Posts Tagged ‘interviews’

With posters plastering every wall and a Festival programme bulging with shows, it’s easy for Festival-goers this year to become a little overwhelmed. The icy winds and rain-soaked streets do not help matters. So how is everybody surviving the Festival this year?

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When I’m asked to state my occupation on a form, I tend to write unemployed,” says Clare Mortimer, who in fact has three official job titles to choose from: actor, writer and director. Although Mortimer has graced stages at the Festival for longer than she can remember, she didn’t plan on pursuing a career in theatre as a young woman. She didn’t study Drama at university – she thought it would be too much of an easy credit – and ended up graduating with a degree in Law. “I couldn’t sing or dance and I never thought of acting as an actual career,” Mortimer said.

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David Newton

Q: How long have you been participating in the National Arts Festival?
A: I’ve been participating for more than five years now.

Q: What decided your fate as a comedian?
A: I don’t know. I guess I just fell into it; I was tired of doing a job I didn’t like. I guess I’m a big show-off, so I thought why not?

Q: Where do you get your material from?
A: Most of my material comes from just looking around. I’ll be at a coffee shop and just look around and I guess I see things differently to what other people at the coffee shop see, and I write it down. I hope that comedy moves away from the political; people need to move on. There are only so many Jacob Zuma jokes that you can laugh at.

Q: Is it difficult to keep people laughing and coming back for more?
A: A while ago, when I was starting out, I would say emphatically, yes. But once you realise what people like, it’s okay. I also think more and more people are wanting to laugh.

Q: Have you moved away from traditional stand-up comedy to more theatrical work?
A: I don’t think I’ve moved away … My first show, Defending the Laid Man, got a Fleur du Cap nomination, which is a theatre award. I do think my second and third shows are more stand-up comedy, as you say, but I also have song and dance numbers in them. So I think whatever makes people laugh, if they want to call it theatrical, so be it.

‘Siv’ Ngesi

Q: How long have you been participating in the National Arts Festival?
A: This is my third year.

Q: What decided your fate as a comedian?
A: For about five years I watched David [Newton’s] shows at least seven times. Then one day we were talking and were like, hey, why don’t we do a show together? So we did and here I am.

Q: Where do you get your material from?
A: It’s life experiences, you know? I’ve grown up on both sides of the world – I spent 10 years in a black area and 13 years in a white area – so I’ve seen both perspectives. I think we gradually need to move away from political comedy, but at the moment, it keeps people laughing. I think the whole Jacob Zuma angle has been abused and we gradually need to move away from political comedy. I use politics in my show, but it’s things that need to be said as a black guy who’s seen both sides of the world and been on both sides of the wall.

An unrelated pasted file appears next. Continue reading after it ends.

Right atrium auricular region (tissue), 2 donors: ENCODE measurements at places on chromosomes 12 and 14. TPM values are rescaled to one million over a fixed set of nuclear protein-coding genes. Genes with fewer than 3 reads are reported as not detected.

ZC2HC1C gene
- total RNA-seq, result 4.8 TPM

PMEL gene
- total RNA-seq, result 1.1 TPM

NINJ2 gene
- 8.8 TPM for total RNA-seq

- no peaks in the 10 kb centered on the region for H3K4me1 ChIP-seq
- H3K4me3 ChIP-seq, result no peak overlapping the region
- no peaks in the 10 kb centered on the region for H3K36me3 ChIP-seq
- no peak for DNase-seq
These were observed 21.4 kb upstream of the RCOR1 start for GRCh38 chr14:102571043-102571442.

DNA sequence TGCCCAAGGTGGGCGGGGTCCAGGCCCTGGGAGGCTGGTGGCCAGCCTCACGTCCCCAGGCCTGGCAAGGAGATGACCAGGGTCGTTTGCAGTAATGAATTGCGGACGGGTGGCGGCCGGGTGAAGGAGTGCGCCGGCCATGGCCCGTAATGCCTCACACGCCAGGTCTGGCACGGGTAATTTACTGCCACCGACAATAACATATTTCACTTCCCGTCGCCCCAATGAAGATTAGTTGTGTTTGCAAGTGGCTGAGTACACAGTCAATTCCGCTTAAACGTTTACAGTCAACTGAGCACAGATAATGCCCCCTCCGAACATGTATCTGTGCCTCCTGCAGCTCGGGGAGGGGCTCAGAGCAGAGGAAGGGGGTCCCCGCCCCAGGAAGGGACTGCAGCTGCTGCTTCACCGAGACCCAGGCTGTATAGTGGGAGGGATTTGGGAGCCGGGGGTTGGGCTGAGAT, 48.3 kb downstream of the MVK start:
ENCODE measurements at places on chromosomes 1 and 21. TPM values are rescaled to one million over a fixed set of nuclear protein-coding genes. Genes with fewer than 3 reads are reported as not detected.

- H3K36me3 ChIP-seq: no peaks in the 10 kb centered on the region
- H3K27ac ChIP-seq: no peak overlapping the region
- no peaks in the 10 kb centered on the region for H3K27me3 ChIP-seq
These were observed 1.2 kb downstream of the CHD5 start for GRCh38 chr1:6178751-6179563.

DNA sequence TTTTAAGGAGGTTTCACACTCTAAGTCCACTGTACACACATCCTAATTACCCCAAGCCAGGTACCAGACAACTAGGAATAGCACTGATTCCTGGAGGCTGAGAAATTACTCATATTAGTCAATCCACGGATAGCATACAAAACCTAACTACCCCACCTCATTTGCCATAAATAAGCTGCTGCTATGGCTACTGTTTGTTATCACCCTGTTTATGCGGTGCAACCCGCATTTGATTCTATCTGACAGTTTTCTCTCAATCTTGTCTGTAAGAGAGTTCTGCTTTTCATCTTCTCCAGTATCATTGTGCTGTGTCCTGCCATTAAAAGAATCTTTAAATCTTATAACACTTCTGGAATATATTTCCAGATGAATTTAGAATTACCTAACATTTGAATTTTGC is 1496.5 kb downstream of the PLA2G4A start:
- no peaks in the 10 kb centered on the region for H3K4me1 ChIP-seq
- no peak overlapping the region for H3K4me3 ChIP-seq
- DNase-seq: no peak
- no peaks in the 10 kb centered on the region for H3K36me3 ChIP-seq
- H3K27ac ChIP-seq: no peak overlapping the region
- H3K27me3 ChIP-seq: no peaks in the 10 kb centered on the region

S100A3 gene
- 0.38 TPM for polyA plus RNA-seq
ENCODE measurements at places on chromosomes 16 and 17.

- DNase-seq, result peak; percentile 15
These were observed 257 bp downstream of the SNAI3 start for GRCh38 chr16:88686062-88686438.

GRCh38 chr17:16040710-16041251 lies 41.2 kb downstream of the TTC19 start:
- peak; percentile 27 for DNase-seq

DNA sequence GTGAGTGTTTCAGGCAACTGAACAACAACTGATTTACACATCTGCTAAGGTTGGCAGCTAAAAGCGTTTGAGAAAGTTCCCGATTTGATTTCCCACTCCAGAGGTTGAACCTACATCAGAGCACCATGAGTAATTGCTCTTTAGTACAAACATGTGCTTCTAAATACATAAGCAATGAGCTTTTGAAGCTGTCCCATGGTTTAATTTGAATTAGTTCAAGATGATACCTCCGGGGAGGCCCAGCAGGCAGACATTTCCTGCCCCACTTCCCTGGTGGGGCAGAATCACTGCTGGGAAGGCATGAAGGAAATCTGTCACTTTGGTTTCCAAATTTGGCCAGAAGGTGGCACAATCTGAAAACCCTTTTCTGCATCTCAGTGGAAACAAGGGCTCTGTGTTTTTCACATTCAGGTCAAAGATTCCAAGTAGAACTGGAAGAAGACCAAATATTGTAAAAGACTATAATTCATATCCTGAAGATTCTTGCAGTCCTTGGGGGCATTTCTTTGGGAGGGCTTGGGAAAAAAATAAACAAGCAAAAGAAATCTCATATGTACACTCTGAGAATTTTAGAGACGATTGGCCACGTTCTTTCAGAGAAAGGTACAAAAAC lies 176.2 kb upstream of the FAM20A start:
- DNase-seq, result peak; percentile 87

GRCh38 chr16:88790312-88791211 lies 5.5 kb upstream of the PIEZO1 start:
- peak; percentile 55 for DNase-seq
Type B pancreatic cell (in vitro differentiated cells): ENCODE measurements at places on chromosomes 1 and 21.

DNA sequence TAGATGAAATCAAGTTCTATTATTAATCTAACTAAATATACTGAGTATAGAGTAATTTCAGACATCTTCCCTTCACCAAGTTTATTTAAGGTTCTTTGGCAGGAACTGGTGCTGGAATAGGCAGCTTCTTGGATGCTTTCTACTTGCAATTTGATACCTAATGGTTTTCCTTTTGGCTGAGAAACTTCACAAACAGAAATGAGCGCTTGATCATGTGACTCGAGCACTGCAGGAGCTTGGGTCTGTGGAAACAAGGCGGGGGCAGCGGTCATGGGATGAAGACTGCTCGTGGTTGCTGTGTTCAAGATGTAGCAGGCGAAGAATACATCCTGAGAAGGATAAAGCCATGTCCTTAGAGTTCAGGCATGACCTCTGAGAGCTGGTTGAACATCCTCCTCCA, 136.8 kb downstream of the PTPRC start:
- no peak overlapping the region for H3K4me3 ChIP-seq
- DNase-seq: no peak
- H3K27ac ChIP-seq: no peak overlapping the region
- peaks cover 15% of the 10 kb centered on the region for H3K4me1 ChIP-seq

Q: Is it difficult to keep people laughing and coming back for more?
A: It is difficult; every audience is different. One night people can be laughing at one joke and the next night they won’t laugh at the exact same joke. As long as I’m loving it, though, the audience seems to enjoy it too.

Q: Have you moved away from traditional stand-up comedy to more theatrical work?
A: A lot of my work is stand-up but a lot is theatrical too. I’ve been an actor, so stand-up is just exercising a different muscle.

Ben Voss

Q: How long have you been participating in the National Arts Festival?
A: A third of my life: 12 years!

Q: What decided your fate as a comedian?
A: I put on a Nelson Mandela mask at the launch of a new truck appropriately called the “Actos”. When I did Madiba’s accent, people fell about. It shocked me more than anything!

Q: Where do you get your material from?
A: Gareth Cliff, Barry Ronge, Manto, Alec Erwin, Jacob Zuma, Pieter de Villiers, Graeme Smith, Julius Malema, Tony Yengeni… These are the true comic geniuses of our time.

Q: Is it difficult to keep people laughing and coming back for more?
A: Not if you don’t think you are funny.

Q: Have you moved away from traditional stand-up comedy to more theatrical work?
A: No. I have moved the other way. I thought I would be playing Macbeth at 35. But I am closer to Lear’s fool!

U-Eskom uthembisa ngokungawucimi umbane kumnyadala we Arts Festival eRhini, kodwa ke oosomashishini baxhalabile ngenxa yocimo mbane, load shedding ke ukutsho. Intatheli yejelo le-SABC u Simnikiwe Mzekandaba uzanengxelo.

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